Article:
These exercises are preferred as they have no ties to poor outcomes like preterm delivery or inadequate growth (4). Vigorous exercises are discouraged, and instead, doctors recommend simple individualized activities for safety purposes.
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Tips When Exercising During The First Trimester
Below are some basic exercise tips for pregnant women in their first trimester (3):
- Wear loose clothing when exercising. Make sure you have a good support bra.
- Wear comfortable shoes that protect you against injury and make it easy for you to move around.
- Work out on a flat surface to avoid injury.
- Drink enough water before, during, and after the workout.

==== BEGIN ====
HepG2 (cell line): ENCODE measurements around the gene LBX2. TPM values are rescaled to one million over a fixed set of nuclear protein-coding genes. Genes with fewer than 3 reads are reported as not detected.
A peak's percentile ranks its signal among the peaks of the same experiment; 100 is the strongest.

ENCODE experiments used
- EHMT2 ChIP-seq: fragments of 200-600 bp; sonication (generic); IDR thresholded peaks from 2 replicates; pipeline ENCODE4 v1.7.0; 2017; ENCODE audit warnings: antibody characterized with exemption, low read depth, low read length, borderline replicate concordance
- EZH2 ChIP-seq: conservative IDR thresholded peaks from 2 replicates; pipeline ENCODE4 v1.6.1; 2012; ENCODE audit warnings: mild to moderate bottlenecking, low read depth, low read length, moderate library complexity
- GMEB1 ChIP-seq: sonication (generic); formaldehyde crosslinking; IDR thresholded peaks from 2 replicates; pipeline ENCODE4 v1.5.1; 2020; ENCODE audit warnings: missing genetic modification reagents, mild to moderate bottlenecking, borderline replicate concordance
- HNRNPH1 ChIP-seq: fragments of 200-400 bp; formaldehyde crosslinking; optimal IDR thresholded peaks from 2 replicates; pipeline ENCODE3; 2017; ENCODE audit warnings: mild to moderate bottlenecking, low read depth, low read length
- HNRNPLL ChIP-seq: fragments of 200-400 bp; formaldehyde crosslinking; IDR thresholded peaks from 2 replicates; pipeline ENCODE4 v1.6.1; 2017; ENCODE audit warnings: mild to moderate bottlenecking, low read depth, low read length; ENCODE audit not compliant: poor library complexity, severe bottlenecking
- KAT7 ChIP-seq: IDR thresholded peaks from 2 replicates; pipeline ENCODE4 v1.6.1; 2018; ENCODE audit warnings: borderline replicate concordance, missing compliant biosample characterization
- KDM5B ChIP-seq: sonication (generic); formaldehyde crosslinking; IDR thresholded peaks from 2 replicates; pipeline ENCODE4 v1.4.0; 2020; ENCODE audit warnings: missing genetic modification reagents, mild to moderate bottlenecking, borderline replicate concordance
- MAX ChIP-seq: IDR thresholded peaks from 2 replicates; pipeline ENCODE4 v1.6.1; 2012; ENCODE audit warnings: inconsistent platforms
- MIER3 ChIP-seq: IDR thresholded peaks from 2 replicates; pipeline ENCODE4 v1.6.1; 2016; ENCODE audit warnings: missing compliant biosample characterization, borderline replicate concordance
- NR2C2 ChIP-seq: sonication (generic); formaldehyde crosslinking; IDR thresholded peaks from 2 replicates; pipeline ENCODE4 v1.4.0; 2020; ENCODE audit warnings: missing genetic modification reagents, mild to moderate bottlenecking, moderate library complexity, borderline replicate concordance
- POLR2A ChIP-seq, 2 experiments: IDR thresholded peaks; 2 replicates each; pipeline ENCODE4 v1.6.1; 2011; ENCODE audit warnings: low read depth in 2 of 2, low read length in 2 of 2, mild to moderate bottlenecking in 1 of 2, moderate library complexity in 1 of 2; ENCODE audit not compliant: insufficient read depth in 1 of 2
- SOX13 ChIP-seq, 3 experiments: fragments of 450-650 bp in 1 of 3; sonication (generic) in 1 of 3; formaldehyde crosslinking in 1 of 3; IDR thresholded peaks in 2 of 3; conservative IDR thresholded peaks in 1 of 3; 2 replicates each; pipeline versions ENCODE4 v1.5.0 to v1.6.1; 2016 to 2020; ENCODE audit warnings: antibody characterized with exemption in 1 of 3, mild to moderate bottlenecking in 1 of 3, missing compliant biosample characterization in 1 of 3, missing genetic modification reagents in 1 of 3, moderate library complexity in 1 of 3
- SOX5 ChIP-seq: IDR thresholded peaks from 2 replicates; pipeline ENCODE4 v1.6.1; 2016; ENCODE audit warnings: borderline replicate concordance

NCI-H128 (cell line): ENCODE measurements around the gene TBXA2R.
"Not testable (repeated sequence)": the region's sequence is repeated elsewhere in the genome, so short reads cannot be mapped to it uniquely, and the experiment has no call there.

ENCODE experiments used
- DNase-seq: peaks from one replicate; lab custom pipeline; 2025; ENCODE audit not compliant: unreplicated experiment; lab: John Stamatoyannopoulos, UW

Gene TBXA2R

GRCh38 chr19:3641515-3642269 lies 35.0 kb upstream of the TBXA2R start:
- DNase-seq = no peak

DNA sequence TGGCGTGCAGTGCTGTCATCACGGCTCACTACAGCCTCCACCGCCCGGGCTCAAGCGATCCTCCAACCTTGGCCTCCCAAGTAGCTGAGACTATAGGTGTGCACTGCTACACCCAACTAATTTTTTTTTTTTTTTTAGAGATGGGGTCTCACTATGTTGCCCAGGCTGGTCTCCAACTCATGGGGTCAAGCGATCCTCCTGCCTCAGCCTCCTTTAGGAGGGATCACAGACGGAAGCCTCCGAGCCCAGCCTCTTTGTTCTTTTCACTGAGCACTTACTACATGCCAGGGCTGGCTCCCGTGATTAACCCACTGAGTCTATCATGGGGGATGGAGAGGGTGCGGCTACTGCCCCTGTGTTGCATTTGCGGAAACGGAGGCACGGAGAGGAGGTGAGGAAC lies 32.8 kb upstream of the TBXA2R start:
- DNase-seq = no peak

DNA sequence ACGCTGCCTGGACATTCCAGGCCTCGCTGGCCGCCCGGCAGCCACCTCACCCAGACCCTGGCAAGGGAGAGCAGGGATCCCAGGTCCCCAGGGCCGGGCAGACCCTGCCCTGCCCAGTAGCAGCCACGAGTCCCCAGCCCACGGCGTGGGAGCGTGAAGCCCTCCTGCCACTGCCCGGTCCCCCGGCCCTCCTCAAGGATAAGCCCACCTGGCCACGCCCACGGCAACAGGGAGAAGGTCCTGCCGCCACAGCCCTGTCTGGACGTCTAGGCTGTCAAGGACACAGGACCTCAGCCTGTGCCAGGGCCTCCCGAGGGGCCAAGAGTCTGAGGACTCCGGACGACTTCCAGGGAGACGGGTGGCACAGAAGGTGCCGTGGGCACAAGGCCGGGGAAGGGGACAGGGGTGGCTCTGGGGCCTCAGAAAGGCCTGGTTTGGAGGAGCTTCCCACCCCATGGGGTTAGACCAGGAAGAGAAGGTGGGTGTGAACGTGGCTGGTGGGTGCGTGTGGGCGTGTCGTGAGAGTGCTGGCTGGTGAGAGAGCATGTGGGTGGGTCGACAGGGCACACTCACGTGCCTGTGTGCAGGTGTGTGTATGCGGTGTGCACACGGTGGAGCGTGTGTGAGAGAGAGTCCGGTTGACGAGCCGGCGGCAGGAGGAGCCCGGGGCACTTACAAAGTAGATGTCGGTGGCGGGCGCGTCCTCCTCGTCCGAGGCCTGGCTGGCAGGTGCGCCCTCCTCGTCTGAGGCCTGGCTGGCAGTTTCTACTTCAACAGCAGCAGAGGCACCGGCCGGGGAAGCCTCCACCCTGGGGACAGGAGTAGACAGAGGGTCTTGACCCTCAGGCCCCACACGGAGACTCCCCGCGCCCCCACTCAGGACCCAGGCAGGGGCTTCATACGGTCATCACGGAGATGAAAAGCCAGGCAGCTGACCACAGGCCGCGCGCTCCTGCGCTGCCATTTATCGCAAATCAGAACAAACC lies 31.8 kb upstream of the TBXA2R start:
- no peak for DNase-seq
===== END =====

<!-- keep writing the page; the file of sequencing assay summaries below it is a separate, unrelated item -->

- Get enough calories to meet your pregnancy needs and your exercise as well.
- Try as much as possible to avoid floor exercises. If you happen to do them, make sure you get up slowly to avoid dizziness.
- Exercise at least one or two hours after eating.
- Do not work out to the point of exhaustion. Over-exerting yourself may lead to pain and problems. Instead, stick to your standard timeline and slow down or stop when you feel tired.
Warning When Exercising During Your First Trimester
There are some signs and symptoms you may experience while exercising that may indicate you need to consult your doctor. These include (2):
- Chest pain
- A lack of or decrease in fetal movement
- Pelvic and abdominal pain or some persistent contractions
- Shortness of breath
- Vaginal bleeding
- Feelings of dizziness, nausea, faintness or lightheadedness
- Feeling cold
- An irregular or rapid heartbeat
- A fluid trickle leaking steadily or a sudden gush of fluid from your vagina
- Swelling in your hands, ankles, and face or experiencing calf pain